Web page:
Maryland ABLE Program “Achieving a Better Life Experience” ABLE Act

Posted on: August 12th, 2015
Maryland ABLE Program “Achieving a Better Life Experience” ABLE Act - Federal Law

Congress passed the Achieving a Better Life Experience Act (ABLE) and President Obama signed it into law in December 2014. The ABLE Act permits states to establish a new type of tax-advantaged savings program (ABLE program) whereby eligible individuals with disabilities and their families can open an account (ABLE account) to build savings to pay for qualified disability expenses, such as medical and dental care, education, housing, transportation, obtaining and maintaining employment, assistive technology and community based supports. Many people with disabilities and their families have expenses related to their disability that exceed the typical living expenses others face.

The ABLE Act, modeled after the college savings program (529 accounts), will help people with disabilities meet their needs in the community without losing essential benefits provided through private insurance, Medicaid, the Supplemental Security Income program, and other sources. People with disabilities receiving federal benefits cannot have more than $2,000 in assets and must have very low monthly income. The ABLE Act will give individuals with disabilities and their families the ability to save for their future by opening a Section 529a “ABLE” account, which will not count towards this $2,000 cap.

Some details:

  • To be eligible to open an ABLE account an individual’s disability must have occurred before age 26;
  • An individual is eligible if he/she is entitled to SSI benefits or benefits through the Social Security disability, retirement, and survivors program based on disability or blindness. If not eligible for these programs, a person may establish eligibility if they have a significant disability by submitting a disability certification; 
  • An eligible individual may have only one ABLE account;
  • The eligible individual with a disability is considered the “designated beneficiary” and is the ABLE account owner;
  • Multiple people can contribute to an ABLE account (e.g, the individual, family member, friends);
  • Total annual contributions to an account from all sources combined is $14,000 (federal gift limit);
  • Total amount that can be in an account is determined by each state but cannot exceed the state’s limit on college savings plan accounts.

The earnings on an ABLE account and distributions are exempt from federal tax (state tax TBD). Contributions to an account are not tax exempt; When the funds in an account reach $100,000, the person’s SSI is suspended, but they retain Medicaid (important for health care and long-term Medicaid waiver services);Medicaid payback: funds that remain in an ABLE account upon the death of the beneficiary will be used to reimburse the state for Medicaid payments it made on behalf of the beneficiary since the account was opened. 217 E. Redwood Street, Suite 1300, Baltimore, MD 21202 410.767.3670  800.305.6441 MD Relay: 711 www.md-council.org Eric Cole, Chairperson Brian Cox, Executive Director Federal regulations expected in the summer of 2015 will provide more detail and guidance. The federal ABLE Act provided the opportunity for States to develop ABLE programs – the federal government is not administering them.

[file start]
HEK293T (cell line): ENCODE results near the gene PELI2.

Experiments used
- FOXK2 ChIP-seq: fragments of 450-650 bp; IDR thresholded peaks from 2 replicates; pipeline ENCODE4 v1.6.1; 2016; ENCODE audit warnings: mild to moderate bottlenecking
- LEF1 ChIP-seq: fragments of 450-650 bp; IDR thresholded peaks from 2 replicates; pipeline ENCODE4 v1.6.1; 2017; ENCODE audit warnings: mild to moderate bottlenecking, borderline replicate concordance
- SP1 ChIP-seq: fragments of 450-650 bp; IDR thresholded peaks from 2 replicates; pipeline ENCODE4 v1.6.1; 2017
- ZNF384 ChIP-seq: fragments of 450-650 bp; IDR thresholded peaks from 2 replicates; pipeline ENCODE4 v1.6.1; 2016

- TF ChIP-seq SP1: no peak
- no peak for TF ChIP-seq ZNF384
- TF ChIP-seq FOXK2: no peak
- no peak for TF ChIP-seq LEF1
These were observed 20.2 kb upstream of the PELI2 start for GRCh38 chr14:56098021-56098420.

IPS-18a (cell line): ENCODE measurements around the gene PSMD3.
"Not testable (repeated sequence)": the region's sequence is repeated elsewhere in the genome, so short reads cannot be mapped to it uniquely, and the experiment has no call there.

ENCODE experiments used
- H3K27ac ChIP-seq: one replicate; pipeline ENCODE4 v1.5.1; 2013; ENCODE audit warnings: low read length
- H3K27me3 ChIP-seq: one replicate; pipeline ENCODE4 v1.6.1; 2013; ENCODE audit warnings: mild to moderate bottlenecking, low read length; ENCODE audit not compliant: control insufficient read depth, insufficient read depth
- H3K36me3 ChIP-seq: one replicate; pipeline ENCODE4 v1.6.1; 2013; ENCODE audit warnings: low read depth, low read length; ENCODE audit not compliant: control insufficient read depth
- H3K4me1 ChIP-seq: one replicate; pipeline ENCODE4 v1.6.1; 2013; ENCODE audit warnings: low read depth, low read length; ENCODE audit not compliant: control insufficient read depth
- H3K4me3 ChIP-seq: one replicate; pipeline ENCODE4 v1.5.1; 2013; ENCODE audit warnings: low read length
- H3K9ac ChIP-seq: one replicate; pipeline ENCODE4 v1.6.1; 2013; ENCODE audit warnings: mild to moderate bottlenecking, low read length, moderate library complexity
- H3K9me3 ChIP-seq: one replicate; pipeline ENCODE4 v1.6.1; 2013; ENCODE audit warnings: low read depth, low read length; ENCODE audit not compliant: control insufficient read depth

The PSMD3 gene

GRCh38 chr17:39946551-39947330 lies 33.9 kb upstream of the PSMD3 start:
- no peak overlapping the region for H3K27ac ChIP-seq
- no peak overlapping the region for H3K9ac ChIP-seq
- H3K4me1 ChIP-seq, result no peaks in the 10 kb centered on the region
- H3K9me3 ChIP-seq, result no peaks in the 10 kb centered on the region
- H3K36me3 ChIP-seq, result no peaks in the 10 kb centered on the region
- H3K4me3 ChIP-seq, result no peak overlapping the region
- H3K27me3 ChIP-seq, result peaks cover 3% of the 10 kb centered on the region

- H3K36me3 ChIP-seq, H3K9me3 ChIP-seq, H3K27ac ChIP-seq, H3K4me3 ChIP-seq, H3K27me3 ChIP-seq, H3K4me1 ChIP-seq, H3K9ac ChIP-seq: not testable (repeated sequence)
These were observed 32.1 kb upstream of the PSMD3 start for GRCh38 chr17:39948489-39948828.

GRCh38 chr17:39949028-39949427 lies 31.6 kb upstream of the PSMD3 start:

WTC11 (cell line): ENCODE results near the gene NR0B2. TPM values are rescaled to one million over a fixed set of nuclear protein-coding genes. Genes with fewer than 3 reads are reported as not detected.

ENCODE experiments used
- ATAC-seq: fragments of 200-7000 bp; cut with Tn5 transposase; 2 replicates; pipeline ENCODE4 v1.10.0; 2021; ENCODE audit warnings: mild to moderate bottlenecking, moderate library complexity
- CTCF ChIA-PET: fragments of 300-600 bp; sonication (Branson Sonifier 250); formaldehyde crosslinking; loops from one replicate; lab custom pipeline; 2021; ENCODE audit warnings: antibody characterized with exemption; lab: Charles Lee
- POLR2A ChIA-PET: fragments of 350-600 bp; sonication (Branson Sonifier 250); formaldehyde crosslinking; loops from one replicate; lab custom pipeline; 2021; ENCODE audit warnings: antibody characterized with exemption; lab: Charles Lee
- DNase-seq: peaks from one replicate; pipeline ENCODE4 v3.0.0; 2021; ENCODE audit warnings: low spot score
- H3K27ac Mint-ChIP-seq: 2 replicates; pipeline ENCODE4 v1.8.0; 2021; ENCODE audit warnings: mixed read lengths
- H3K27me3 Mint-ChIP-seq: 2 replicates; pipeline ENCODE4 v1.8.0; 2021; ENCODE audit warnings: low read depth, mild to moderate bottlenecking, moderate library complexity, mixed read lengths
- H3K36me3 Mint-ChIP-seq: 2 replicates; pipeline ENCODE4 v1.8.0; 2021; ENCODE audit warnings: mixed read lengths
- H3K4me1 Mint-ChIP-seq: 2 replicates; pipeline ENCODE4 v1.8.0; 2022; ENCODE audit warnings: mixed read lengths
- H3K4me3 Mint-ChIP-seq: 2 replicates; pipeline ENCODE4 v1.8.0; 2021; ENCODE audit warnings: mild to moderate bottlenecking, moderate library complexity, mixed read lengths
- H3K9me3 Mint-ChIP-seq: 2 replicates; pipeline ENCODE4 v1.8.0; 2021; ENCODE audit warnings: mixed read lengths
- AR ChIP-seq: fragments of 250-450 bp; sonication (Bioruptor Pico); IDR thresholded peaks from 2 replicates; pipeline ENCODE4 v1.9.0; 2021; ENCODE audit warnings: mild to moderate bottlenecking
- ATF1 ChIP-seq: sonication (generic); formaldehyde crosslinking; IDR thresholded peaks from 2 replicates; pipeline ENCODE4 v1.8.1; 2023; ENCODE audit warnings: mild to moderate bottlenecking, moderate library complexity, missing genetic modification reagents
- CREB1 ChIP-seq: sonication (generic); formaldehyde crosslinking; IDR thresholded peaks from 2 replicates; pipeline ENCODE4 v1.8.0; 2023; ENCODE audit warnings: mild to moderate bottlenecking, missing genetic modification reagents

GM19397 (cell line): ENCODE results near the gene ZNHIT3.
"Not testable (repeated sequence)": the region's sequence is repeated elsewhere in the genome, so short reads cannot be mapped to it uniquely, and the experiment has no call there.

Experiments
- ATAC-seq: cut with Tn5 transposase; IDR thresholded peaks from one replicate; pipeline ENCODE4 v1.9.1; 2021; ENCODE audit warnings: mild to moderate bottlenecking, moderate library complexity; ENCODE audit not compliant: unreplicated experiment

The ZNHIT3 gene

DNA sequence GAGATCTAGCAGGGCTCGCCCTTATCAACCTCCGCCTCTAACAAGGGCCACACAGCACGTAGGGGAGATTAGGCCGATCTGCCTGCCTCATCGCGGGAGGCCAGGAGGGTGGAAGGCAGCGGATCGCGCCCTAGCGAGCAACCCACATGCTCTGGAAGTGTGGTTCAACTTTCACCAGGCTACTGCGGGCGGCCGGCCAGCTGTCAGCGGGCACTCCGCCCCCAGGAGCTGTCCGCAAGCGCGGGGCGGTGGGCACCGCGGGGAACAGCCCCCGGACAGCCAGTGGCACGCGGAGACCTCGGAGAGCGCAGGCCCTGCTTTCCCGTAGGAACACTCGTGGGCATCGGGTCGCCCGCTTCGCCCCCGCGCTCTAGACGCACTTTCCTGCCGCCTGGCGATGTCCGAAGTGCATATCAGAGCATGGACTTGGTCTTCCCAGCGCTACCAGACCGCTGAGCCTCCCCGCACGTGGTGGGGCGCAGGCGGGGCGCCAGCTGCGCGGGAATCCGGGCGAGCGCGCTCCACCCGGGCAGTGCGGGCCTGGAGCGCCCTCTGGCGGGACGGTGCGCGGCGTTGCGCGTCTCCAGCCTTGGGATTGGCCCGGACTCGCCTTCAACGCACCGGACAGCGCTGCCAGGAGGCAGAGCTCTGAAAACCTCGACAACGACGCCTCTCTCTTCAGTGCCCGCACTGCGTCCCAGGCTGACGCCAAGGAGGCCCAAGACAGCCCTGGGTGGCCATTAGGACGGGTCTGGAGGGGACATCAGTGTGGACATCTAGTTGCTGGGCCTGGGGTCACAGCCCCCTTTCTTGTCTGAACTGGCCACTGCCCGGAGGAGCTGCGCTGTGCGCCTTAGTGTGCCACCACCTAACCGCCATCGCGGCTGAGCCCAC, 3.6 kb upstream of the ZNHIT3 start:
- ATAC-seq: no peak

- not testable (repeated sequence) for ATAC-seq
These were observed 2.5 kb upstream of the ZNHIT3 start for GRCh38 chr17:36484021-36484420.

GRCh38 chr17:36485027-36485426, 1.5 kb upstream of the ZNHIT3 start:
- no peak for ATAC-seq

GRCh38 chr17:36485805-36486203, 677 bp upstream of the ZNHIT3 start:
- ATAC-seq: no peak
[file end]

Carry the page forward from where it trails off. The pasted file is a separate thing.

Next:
Read below about what Maryland is doing.

ABLE Program – Maryland Legislation (SB 761/HB 1105) passed in 2015 by the Maryland legislature and signed by Governor Hogan establishes a task force to develop a plan for implementing the Maryland ABLE program. The task force, supported by the Department of Disabilities, includes representatives from the Senate and House, the Treasurer’s office, Attorney General’s office, financial experts, the disability community and others. The Task Force is required to hold public hearings to inform its work and submit a report with recommendations and draft legislation by December 1, 2015.

The Task Force will determine:
  • What the structure of the program should be;
  • Whether the program should be State-sponsored or privately run; and if State-sponsored, whether it should be operated by the College Savings Plans of Maryland or another State agency;
  • Staffing and funding needs of the program;  Potential sources of start-up funding (prior to the program becoming self-supporting);
  • Membership and duties of the board that will oversee the program,; and
  • State tax benefits or treatment of contributions to and withdrawals from ABLE accounts. If legislation is needed to enact the program developed by the task force, the General Assembly will consider it during the 2016 legislative session.
Contact: Brian Cox, Executive Director, MD Developmental Disabilities Council; brianc@mdcouncil.org
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